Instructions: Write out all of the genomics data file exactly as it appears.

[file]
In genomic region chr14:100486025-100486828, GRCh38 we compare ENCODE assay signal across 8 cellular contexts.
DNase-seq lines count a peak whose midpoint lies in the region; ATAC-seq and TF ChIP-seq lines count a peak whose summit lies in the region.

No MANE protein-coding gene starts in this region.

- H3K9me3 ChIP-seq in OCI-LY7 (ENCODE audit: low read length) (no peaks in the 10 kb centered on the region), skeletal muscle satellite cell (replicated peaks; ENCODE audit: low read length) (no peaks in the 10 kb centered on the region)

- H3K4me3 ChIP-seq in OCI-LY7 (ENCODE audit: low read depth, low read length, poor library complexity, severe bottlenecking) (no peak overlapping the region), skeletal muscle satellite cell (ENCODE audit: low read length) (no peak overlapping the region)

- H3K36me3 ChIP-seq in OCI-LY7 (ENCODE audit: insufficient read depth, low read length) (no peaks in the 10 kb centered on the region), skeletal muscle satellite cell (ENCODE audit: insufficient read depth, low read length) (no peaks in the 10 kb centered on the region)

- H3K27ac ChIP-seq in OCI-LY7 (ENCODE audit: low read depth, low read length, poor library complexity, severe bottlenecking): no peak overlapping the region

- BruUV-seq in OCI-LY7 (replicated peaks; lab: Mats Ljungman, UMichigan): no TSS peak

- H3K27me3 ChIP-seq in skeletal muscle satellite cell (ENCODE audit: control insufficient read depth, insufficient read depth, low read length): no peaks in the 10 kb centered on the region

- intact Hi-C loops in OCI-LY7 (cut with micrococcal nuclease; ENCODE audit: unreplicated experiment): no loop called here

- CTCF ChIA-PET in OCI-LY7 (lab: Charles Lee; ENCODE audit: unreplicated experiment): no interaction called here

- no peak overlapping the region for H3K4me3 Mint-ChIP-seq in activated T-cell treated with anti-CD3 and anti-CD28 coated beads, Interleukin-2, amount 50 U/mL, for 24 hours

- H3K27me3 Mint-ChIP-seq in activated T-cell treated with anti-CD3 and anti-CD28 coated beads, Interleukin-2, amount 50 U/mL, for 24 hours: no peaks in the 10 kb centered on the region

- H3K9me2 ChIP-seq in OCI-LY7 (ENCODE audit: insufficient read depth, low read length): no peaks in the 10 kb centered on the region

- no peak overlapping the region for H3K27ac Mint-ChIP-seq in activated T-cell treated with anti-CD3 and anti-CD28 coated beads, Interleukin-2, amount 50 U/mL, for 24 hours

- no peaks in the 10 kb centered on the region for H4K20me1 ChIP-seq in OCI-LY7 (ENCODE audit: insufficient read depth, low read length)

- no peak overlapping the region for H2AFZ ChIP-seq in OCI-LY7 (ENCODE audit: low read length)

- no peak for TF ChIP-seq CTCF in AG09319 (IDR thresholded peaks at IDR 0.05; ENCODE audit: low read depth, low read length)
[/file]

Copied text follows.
In genomic region chr14:100486025-100486828, GRCh38 we compare ENCODE assay signal across 8 cellular contexts.
DNase-seq lines count a peak whose midpoint lies in the region; ATAC-seq and TF ChIP-seq lines count a peak whose summit lies in the region.

No MANE protein-coding gene starts in this region.

- H3K9me3 ChIP-seq in OCI-LY7 (ENCODE audit: low read length) (no peaks in the 10 kb centered on the region), skeletal muscle satellite cell (replicated peaks; ENCODE audit: low read length) (no peaks in the 10 kb centered on the region)

- H3K4me3 ChIP-seq in OCI-LY7 (ENCODE audit: low read depth, low read length, poor library complexity, severe bottlenecking) (no peak overlapping the region), skeletal muscle satellite cell (ENCODE audit: low read length) (no peak overlapping the region)

- H3K36me3 ChIP-seq in OCI-LY7 (ENCODE audit: insufficient read depth, low read length) (no peaks in the 10 kb centered on the region), skeletal muscle satellite cell (ENCODE audit: insufficient read depth, low read length) (no peaks in the 10 kb centered on the region)

- H3K27ac ChIP-seq in OCI-LY7 (ENCODE audit: low read depth, low read length, poor library complexity, severe bottlenecking): no peak overlapping the region

- BruUV-seq in OCI-LY7 (replicated peaks; lab: Mats Ljungman, UMichigan): no TSS peak

- H3K27me3 ChIP-seq in skeletal muscle satellite cell (ENCODE audit: control insufficient read depth, insufficient read depth, low read length): no peaks in the 10 kb centered on the region

- intact Hi-C loops in OCI-LY7 (cut with micrococcal nuclease; ENCODE audit: unreplicated experiment): no loop called here

- CTCF ChIA-PET in OCI-LY7 (lab: Charles Lee; ENCODE audit: unreplicated experiment): no interaction called here

- no peak overlapping the region for H3K4me3 Mint-ChIP-seq in activated T-cell treated with anti-CD3 and anti-CD28 coated beads, Interleukin-2, amount 50 U/mL, for 24 hours

- H3K27me3 Mint-ChIP-seq in activated T-cell treated with anti-CD3 and anti-CD28 coated beads, Interleukin-2, amount 50 U/mL, for 24 hours: no peaks in the 10 kb centered on the region

- H3K9me2 ChIP-seq in OCI-LY7 (ENCODE audit: insufficient read depth, low read length): no peaks in the 10 kb centered on the region

- no peak overlapping the region for H3K27ac Mint-ChIP-seq in activated T-cell treated with anti-CD3 and anti-CD28 coated beads, Interleukin-2, amount 50 U/mL, for 24 hours

- no peaks in the 10 kb centered on the region for H4K20me1 ChIP-seq in OCI-LY7 (ENCODE audit: insufficient read depth, low read length)

- no peak overlapping the region for H2AFZ ChIP-seq in OCI-LY7 (ENCODE audit: low read length)

- no peak for TF ChIP-seq CTCF in AG09319 (IDR thresholded peaks at IDR 0.05; ENCODE audit: low read depth, low read length)